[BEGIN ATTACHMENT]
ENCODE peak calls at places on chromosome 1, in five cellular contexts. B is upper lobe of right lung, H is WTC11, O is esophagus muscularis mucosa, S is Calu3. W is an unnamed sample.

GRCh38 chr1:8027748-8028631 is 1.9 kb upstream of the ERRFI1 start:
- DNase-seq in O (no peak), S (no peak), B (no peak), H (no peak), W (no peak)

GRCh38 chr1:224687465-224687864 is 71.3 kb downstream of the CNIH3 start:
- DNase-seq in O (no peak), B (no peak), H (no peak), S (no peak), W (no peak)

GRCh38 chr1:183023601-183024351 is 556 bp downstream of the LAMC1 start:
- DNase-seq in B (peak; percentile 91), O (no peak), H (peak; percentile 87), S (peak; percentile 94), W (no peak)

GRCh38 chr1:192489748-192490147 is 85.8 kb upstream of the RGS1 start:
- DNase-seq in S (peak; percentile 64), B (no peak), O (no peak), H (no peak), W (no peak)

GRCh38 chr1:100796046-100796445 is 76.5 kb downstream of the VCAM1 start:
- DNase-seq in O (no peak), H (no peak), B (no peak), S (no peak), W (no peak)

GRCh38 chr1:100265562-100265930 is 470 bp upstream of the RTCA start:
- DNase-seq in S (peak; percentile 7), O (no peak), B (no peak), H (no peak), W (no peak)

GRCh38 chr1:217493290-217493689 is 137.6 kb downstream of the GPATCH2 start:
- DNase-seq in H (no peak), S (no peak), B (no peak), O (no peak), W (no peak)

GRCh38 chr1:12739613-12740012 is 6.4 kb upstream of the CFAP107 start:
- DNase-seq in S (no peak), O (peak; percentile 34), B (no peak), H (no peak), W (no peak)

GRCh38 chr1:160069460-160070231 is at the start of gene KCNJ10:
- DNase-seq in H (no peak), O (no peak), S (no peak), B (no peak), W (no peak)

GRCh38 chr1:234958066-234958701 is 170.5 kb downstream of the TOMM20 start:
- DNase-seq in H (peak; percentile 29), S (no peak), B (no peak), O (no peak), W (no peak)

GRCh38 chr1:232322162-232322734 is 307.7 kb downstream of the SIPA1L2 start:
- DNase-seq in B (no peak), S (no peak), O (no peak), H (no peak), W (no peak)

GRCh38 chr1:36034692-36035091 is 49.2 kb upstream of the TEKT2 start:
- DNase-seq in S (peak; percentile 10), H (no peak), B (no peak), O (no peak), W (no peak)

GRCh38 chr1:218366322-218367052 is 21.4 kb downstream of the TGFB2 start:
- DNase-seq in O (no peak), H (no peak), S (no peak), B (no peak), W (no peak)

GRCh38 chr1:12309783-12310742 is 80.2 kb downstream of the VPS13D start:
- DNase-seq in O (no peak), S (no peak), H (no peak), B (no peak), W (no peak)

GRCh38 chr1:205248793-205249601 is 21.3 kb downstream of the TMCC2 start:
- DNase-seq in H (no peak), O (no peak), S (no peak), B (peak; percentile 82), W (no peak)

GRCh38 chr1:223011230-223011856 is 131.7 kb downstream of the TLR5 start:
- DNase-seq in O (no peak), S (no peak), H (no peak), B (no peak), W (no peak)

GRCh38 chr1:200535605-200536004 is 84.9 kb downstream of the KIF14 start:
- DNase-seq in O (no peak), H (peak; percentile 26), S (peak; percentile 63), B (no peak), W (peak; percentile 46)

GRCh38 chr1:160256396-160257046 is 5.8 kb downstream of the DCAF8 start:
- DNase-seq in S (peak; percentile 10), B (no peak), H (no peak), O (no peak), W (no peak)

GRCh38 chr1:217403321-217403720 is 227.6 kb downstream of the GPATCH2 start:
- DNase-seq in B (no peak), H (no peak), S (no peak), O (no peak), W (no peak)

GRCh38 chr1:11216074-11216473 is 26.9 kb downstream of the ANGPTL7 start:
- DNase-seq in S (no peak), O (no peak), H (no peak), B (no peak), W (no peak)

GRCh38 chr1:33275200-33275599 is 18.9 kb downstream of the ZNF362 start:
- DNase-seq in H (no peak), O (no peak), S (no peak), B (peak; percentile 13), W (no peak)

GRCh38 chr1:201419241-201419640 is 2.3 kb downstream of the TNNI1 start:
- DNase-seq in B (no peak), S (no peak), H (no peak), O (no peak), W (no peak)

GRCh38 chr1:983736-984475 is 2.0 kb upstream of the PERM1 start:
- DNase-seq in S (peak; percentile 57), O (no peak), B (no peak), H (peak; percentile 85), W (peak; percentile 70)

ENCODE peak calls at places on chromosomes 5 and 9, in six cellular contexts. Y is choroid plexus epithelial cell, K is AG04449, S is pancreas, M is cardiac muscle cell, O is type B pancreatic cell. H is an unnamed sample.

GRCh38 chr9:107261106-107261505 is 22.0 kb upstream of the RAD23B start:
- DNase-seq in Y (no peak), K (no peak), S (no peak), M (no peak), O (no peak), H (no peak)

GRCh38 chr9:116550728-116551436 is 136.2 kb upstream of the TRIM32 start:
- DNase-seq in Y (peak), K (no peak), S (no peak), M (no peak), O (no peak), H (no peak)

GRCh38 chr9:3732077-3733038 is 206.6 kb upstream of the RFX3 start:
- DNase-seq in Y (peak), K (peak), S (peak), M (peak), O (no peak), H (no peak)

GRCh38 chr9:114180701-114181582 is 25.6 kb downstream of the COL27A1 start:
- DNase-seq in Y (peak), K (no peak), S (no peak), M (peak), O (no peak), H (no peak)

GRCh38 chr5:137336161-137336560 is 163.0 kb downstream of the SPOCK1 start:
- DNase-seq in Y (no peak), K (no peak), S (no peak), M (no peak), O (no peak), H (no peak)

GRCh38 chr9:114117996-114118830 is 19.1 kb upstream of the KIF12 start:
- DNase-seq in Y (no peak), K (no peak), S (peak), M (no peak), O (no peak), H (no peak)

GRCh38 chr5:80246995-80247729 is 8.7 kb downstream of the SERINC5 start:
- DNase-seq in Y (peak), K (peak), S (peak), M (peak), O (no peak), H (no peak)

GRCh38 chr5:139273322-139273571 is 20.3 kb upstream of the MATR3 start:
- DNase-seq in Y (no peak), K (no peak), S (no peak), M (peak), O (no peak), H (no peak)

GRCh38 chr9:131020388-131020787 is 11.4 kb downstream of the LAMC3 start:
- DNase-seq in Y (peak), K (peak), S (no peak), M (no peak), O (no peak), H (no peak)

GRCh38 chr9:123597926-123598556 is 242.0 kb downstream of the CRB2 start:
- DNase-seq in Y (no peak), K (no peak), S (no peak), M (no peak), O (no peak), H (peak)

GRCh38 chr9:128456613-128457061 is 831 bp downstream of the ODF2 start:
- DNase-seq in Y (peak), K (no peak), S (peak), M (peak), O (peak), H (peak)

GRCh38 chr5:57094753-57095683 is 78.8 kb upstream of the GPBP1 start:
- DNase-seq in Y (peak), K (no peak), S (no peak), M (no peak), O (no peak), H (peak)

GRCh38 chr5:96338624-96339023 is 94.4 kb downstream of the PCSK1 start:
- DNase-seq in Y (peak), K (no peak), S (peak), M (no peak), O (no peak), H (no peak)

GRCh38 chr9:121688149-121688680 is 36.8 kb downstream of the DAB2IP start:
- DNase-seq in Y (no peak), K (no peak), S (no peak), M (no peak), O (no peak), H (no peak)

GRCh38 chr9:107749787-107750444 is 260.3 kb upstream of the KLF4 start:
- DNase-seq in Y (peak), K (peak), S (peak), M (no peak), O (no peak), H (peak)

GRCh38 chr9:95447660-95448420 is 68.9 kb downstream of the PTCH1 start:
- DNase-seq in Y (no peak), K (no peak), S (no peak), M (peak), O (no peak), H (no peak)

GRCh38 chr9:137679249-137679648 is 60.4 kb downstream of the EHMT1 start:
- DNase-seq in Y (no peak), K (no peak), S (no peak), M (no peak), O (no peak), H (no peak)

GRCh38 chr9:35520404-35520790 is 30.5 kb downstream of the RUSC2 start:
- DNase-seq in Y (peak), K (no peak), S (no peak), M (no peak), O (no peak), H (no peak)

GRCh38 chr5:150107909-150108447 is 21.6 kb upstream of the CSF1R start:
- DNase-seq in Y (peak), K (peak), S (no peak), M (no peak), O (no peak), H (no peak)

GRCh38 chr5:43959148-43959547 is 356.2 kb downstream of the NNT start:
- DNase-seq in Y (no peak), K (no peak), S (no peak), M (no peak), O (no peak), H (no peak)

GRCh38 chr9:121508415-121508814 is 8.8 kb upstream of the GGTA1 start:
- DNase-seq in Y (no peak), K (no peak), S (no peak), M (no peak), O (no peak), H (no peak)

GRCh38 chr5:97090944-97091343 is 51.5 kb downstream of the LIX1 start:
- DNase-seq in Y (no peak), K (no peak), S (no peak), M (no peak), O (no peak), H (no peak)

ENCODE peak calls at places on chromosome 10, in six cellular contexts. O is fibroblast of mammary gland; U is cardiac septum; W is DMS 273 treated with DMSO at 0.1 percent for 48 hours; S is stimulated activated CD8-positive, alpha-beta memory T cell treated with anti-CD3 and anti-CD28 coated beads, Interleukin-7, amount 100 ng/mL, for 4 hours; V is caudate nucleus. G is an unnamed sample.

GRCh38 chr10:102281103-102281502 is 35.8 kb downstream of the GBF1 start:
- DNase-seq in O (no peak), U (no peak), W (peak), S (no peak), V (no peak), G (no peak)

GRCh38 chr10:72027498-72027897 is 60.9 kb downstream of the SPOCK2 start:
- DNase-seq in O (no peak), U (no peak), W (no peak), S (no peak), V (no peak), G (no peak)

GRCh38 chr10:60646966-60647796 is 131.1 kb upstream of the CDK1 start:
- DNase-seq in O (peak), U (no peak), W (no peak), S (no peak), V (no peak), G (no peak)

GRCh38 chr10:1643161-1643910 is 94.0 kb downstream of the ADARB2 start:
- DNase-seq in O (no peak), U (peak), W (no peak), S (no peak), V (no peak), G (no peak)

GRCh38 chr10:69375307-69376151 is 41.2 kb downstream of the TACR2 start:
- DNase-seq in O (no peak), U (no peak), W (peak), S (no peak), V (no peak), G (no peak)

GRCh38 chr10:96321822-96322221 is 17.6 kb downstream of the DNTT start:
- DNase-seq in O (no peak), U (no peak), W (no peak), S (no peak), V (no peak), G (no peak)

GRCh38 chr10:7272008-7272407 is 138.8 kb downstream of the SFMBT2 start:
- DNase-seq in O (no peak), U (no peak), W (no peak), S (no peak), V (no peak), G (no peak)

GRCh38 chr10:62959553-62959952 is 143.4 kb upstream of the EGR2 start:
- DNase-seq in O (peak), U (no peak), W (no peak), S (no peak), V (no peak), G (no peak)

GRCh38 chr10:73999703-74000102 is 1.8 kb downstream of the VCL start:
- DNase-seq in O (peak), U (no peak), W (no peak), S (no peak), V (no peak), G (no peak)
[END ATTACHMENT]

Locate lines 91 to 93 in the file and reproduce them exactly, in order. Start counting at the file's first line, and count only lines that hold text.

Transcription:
GRCh38 chr5:97090944-97091343 is 51.5 kb downstream of the LIX1 start:
- DNase-seq in Y (no peak), K (no peak), S (no peak), M (no peak), O (no peak), H (no peak)

ENCODE peak calls at places on chromosome 10, in six cellular contexts. O is fibroblast of mammary gland; U is cardiac septum; W is DMS 273 treated with DMSO at 0.1 percent for 48 hours; S is stimulated activated CD8-positive, alpha-beta memory T cell treated with anti-CD3 and anti-CD28 coated beads, Interleukin-7, amount 100 ng/mL, for 4 hours; V is caudate nucleus. G is an unnamed sample.